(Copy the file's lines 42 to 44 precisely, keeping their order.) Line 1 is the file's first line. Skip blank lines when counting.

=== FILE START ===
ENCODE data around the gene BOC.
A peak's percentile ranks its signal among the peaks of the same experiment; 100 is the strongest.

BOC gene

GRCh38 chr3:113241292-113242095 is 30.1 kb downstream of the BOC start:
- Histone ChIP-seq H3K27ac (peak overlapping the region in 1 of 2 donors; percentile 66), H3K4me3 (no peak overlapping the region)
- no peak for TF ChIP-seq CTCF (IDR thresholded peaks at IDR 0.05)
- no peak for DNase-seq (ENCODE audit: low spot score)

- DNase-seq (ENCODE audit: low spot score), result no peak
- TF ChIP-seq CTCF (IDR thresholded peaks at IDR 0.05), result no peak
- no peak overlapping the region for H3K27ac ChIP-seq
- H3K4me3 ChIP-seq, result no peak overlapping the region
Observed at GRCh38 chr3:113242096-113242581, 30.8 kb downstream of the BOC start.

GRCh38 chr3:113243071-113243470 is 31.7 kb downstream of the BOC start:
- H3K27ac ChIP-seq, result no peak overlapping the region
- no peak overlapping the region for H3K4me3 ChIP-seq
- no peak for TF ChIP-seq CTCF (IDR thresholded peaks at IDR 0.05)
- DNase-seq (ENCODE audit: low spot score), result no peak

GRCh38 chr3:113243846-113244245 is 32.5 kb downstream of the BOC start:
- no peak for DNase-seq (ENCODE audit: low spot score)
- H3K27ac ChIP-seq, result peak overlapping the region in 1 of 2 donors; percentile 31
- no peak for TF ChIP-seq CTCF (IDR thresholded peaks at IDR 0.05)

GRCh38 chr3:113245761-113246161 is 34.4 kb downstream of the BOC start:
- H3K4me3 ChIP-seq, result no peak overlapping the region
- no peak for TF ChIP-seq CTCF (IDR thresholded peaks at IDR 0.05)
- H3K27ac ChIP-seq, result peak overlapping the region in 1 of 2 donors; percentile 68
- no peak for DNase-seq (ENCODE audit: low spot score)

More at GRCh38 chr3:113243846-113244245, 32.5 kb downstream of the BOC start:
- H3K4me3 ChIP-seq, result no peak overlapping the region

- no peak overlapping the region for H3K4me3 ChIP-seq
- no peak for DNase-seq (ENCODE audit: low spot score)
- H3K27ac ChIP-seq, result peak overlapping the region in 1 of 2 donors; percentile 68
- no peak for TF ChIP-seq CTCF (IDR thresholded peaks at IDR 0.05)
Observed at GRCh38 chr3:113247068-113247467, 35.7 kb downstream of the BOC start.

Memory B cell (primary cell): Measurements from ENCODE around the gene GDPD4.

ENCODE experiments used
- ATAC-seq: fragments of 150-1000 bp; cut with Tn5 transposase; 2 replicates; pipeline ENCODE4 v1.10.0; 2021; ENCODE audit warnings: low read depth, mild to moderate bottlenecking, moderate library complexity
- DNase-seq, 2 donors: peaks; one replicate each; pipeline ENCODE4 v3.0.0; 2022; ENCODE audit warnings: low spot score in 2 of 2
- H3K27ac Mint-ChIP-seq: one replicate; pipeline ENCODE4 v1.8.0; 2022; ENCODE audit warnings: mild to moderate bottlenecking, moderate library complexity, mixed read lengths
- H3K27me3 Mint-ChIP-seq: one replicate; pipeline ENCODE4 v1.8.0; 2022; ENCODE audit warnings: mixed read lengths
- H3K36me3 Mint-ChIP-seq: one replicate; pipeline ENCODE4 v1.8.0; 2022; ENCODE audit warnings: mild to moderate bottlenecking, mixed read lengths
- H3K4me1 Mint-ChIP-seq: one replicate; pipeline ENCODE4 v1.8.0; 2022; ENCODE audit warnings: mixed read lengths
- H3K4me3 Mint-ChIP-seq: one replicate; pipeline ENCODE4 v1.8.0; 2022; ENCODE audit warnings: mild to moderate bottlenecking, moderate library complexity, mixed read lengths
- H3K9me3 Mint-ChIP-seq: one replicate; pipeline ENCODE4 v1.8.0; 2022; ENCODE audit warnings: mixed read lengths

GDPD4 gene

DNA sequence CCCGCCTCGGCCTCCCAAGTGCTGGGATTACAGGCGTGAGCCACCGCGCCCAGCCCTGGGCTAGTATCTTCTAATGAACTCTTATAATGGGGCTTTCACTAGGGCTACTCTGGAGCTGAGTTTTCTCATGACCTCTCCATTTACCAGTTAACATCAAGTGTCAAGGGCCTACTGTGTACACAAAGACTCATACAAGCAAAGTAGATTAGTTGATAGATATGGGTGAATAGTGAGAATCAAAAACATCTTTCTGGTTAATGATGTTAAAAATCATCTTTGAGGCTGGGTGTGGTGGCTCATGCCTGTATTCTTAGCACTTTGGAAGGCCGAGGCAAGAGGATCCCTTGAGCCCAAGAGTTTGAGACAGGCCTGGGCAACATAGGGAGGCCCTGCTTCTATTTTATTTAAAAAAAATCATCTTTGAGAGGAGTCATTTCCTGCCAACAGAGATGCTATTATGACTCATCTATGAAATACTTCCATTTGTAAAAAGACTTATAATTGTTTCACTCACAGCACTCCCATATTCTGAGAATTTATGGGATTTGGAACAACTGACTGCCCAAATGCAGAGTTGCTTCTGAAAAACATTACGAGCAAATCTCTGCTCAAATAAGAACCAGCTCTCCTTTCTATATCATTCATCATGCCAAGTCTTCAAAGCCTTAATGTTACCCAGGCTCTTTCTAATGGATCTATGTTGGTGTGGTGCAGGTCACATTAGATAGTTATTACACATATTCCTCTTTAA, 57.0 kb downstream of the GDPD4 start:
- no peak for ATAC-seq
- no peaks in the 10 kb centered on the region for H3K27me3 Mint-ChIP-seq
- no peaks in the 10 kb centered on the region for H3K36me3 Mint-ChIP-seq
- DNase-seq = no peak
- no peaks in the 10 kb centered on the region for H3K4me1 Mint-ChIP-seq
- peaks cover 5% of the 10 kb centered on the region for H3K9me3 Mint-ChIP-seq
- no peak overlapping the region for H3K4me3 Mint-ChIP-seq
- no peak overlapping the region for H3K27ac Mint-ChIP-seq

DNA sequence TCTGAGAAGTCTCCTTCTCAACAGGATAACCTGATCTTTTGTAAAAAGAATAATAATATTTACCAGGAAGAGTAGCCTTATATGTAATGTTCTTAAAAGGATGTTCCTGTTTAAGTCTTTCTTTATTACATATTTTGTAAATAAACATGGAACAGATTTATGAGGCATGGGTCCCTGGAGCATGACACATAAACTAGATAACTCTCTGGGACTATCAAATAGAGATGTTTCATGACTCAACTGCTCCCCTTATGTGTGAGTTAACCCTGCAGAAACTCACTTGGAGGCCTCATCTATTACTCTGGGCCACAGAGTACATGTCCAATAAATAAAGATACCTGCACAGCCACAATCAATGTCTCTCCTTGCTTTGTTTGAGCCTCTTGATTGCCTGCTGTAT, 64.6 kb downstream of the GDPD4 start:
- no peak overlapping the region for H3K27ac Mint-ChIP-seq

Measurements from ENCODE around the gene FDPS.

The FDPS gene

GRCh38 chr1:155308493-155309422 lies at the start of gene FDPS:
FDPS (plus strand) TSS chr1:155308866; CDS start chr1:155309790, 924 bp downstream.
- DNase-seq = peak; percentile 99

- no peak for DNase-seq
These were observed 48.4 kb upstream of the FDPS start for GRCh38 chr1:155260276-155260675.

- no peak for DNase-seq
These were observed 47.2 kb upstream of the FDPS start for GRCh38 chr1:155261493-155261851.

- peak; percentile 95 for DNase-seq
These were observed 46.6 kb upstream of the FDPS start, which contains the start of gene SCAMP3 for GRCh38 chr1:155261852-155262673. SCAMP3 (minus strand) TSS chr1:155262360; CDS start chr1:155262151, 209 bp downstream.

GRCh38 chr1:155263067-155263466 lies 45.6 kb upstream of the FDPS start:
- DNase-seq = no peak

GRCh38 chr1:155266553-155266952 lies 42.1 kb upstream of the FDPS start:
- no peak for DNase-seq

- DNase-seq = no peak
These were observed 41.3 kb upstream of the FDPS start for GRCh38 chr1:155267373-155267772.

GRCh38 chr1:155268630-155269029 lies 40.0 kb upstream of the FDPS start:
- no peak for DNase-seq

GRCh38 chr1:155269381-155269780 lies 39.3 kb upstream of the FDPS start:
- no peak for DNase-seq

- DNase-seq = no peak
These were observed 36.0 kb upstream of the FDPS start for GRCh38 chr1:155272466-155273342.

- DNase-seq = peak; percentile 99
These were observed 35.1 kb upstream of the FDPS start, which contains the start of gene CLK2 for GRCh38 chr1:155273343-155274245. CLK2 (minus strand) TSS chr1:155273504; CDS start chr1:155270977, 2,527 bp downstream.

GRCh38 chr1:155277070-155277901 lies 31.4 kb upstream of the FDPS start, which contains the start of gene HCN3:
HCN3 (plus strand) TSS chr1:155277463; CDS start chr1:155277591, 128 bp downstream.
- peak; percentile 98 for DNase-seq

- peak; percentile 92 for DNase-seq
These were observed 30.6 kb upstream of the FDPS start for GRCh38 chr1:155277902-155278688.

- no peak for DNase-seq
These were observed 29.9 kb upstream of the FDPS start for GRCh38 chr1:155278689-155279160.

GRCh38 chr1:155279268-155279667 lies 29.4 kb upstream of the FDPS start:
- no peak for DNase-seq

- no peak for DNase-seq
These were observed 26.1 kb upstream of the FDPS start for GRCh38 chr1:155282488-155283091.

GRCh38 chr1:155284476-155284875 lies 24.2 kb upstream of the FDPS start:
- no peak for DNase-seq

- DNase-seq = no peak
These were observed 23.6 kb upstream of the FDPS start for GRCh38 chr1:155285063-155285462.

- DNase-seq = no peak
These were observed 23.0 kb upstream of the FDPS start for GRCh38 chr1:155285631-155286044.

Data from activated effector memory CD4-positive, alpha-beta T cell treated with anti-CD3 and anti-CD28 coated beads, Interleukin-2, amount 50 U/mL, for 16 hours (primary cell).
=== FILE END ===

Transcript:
- H3K4me3 Mint-ChIP-seq: one replicate; pipeline ENCODE4 v1.8.0; 2022; ENCODE audit warnings: mild to moderate bottlenecking, moderate library complexity, mixed read lengths
- H3K9me3 Mint-ChIP-seq: one replicate; pipeline ENCODE4 v1.8.0; 2022; ENCODE audit warnings: mixed read lengths

GDPD4 gene